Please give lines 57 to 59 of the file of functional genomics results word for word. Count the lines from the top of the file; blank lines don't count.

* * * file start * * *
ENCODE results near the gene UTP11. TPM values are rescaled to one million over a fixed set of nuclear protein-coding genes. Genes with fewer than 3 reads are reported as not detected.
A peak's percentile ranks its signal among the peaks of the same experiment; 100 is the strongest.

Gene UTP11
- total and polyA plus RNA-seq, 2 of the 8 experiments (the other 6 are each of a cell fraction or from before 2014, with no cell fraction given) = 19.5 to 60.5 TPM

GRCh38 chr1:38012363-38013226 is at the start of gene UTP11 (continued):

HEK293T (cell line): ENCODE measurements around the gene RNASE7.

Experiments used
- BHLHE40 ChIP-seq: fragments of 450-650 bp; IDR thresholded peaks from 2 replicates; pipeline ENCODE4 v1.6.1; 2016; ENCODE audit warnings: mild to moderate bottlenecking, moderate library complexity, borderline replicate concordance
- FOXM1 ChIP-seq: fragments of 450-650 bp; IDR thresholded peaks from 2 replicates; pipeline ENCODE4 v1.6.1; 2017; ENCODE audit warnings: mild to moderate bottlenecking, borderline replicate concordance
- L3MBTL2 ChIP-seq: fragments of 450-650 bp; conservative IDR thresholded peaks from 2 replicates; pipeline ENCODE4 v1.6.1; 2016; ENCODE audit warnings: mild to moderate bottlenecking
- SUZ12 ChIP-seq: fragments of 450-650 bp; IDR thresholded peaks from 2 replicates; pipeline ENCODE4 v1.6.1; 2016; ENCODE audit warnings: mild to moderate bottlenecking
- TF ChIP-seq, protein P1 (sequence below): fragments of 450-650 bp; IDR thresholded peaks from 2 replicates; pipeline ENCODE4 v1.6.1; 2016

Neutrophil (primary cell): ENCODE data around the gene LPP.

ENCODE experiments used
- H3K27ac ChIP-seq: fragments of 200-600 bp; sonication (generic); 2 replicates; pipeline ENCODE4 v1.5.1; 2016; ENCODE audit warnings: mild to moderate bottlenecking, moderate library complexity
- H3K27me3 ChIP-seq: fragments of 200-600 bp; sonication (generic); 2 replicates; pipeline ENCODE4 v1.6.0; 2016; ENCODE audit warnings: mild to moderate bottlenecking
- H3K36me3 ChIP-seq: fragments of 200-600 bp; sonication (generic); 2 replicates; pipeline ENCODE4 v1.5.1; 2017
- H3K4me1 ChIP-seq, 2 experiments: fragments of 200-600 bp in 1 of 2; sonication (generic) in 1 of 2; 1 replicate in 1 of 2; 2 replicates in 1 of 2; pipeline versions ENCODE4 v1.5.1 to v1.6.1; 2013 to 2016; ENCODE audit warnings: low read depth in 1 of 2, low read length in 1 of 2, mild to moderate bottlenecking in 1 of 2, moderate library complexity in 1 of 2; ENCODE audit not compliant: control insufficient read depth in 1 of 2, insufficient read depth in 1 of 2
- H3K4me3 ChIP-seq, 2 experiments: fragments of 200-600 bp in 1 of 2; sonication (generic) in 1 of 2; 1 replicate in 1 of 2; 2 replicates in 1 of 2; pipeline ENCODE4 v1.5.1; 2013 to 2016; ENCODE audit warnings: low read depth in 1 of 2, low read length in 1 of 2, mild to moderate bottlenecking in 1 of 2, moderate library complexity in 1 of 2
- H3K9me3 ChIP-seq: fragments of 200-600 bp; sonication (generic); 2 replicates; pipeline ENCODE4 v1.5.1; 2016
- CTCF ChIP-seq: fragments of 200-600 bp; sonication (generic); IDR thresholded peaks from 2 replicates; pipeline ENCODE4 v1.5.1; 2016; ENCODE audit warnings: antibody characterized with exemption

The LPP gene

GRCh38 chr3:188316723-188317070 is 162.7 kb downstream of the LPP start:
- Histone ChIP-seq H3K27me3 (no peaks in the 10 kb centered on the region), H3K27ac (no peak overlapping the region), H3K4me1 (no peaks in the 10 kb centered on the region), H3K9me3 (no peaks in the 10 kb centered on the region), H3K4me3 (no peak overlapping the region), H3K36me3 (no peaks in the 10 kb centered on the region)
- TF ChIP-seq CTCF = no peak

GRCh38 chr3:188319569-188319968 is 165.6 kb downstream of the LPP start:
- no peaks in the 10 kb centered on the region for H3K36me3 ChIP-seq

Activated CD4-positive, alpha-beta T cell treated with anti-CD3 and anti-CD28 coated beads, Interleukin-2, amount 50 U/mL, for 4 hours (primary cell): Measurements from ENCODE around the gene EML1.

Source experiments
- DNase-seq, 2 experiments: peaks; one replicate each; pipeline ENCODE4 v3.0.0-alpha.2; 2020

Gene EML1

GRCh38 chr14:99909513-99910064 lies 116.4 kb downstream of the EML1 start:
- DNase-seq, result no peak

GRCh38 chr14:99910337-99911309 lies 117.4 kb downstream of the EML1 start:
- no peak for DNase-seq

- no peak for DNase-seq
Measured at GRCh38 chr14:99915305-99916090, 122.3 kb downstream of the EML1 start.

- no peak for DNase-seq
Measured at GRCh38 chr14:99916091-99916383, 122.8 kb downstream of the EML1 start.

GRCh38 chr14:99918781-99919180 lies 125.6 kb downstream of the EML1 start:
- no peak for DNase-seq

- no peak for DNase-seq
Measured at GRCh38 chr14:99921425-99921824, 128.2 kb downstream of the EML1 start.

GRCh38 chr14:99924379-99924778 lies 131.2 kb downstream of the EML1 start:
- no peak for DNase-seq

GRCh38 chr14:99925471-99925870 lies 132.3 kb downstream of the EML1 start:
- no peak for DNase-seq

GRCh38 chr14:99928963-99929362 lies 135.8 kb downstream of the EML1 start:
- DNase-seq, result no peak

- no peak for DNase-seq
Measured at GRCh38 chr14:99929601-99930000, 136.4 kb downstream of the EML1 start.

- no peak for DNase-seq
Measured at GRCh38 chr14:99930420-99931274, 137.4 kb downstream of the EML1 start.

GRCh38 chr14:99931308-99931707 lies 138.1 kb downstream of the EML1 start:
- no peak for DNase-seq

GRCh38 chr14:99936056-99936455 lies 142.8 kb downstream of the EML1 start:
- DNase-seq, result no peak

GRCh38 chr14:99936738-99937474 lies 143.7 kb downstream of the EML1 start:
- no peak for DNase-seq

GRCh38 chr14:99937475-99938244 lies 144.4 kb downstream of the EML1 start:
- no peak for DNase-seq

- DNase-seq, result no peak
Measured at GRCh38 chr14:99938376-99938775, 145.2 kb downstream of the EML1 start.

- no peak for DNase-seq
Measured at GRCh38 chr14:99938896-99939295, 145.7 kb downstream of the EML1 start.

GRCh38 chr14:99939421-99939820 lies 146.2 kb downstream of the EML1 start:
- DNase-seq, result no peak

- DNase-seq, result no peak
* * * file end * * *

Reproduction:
- DNase-seq, result no peak

GRCh38 chr14:99936738-99937474 lies 143.7 kb downstream of the EML1 start:
- no peak for DNase-seq